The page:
Don't be fooled by the last-minute lawsuit filed by Lionsgate against its 'secretly plotting' investor, Carl Icahn.
The two are still very much working together to merge with Metro-Goldwyn-Mayer.
But Carl Icahn is simultaneously exploring his options with Spyglass Entertainment, which also wants control of MGM.
So both Lionsgate and Spyglass are working overtime to wrangle the septuagenarian investor, according to an individual with knowledge of the interactions.
One is using a carrot, the other a stick.
On the eve of a vote by MGM creditors on a prepackaged bankruptcy plan that would see Spyglass chiefs Gary Barber and Roger Birnbaum take over the leadership of the company, Lionsgate and Spyglass were busy negotiating with Icahn in an attempt to win his support for their takeover.
According to one knowledgeable individual, Icahn was demanding two out of nine seats on MGM's board of directors on Thursday, in addition to blocking rights that would allow him an additional measure of control over the company. (This sounds suspiciously similar to the demands Icahn has been making all year of Lionsgates' management.)
Meanwhile, Lionsgate is going a legal route. The studio's suit against Icahn on Thursday is meant to smoke out the investor's true intentions and prevent him from acquiring too great a share of MGM’s debt, which would impact the split of shares with Lionsgate in any merger.
Icahn currently has at least $500 million of MGM’s $4 billion debt, and possibly as much as $800 million, according to one source. That’s not enough for him to block a deal for the studio, but he’s been making a series of tender offers over the past two weeks in order to pad that number.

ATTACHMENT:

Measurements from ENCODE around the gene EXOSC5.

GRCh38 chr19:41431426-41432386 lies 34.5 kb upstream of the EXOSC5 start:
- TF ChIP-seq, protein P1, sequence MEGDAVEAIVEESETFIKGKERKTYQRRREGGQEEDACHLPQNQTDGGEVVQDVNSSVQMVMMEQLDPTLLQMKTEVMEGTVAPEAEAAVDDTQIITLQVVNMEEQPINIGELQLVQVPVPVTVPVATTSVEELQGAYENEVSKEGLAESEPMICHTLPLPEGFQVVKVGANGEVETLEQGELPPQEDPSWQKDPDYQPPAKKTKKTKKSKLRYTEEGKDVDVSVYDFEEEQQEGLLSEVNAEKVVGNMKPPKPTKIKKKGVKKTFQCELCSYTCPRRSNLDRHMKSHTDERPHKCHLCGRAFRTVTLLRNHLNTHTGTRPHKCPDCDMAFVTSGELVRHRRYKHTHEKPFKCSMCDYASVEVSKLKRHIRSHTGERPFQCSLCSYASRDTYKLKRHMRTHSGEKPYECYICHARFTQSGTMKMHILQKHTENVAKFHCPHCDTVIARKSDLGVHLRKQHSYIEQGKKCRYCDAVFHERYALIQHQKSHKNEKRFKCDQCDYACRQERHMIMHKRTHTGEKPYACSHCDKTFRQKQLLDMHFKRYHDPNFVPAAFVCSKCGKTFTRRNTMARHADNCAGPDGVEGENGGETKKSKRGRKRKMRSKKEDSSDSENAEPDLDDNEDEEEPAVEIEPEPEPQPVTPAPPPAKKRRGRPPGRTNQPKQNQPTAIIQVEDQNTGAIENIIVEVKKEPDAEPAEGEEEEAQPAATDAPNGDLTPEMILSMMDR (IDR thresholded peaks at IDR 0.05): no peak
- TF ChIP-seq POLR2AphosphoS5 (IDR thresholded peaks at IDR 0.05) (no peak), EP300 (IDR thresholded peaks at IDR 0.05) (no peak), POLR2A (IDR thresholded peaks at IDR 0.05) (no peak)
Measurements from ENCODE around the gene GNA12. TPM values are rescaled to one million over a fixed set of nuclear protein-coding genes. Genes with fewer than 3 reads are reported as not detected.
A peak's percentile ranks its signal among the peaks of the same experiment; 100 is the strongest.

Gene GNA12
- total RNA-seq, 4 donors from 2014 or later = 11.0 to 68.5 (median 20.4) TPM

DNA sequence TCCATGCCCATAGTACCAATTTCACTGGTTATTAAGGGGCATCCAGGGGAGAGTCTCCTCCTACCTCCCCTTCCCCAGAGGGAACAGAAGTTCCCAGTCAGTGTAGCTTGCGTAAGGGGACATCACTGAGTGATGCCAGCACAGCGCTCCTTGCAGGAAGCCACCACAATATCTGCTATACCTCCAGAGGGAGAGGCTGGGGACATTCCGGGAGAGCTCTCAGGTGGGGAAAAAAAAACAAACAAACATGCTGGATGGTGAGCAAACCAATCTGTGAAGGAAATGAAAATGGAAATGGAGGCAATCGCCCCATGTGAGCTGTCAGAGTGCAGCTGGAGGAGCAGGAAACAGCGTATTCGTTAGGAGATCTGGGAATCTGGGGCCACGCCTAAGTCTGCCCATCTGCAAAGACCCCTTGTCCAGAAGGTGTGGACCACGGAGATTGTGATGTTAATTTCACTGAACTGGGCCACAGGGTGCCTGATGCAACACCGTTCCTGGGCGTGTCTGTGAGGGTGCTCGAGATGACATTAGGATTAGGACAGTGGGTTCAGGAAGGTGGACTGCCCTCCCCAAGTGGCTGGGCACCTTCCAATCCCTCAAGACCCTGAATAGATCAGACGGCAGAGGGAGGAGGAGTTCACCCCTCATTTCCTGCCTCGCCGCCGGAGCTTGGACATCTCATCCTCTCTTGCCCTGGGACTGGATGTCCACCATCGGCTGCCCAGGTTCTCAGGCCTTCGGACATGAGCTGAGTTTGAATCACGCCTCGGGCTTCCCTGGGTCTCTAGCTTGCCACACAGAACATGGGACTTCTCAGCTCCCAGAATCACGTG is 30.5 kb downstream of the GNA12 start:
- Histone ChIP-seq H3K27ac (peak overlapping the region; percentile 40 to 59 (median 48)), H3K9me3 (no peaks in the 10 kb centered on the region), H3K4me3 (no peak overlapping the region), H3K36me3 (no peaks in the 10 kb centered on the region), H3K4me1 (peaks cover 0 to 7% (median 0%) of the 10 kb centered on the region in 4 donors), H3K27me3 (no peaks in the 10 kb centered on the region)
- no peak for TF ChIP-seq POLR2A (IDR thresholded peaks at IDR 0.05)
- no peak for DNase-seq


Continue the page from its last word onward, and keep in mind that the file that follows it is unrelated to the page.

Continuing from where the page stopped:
Following a seeming detente between Lionsgate and Icahn, Thursday’s suit left many in the industry puzzled. Had the united front Lionsgate and Icahn presented as they pushed for a merger with the Lion collapsed?
Though a year-long proxy fight between Icahn and Lionsgate for control of the studio will always make the two sides uneasy bedfellows, Lionsgate still wants a deal with MGM to go through. But it wants it done on its terms, not Icahn’s.
But when it comes to the corporate raider, a last minute power struggle is inevitable.
Earlier Icahn had agreed to a minority position in a new MGM and Lionsgate entity. Under that scenario, Icahn would combine the 30 percent stake he has in Lionsgate with the equity position he gets from owning a large share of MGM’s debt. The breakdown of control would look something like 55-45.
Lionsgate’s fear is that Icahn will buy up enough of MGM’s debt that he will be able to demand a 60-40 split. Not only that, but a larger foothold in MGM would leave Icahn in the position of favoring the interests of MGM over those of Lionsgate in any merger that took place. To Lionsgate's way of thinking, there's no way it wants to play the ugly stepsister to cash-strapped MGM.
Meanwhile Spyglass is bending over itself to appease the mercurial billionaire. In some respects, Spyglass is at a disadvantage in winning over Icahn. The investor has no ownership position in the production company, but he does own stakes in both Lionsgate and MGM.
To compensate, Spyglass executives spent part of Thursday on a conference call with Icahn. They balked at his demands for blocking rights, wary of granting him control. But they have not ruled out some kind of scenario that brings in Lionsgate – after the studio has emerged from bankruptcy.
“They’re going to think they have a deal and he’ll retrade them to death,” one insider warned.
With all this last minute manuvering — it is possible that Friday's planned vote on the Spyglass plan will be postponed.
Look for the courtship of Carl Icahn to continue apace.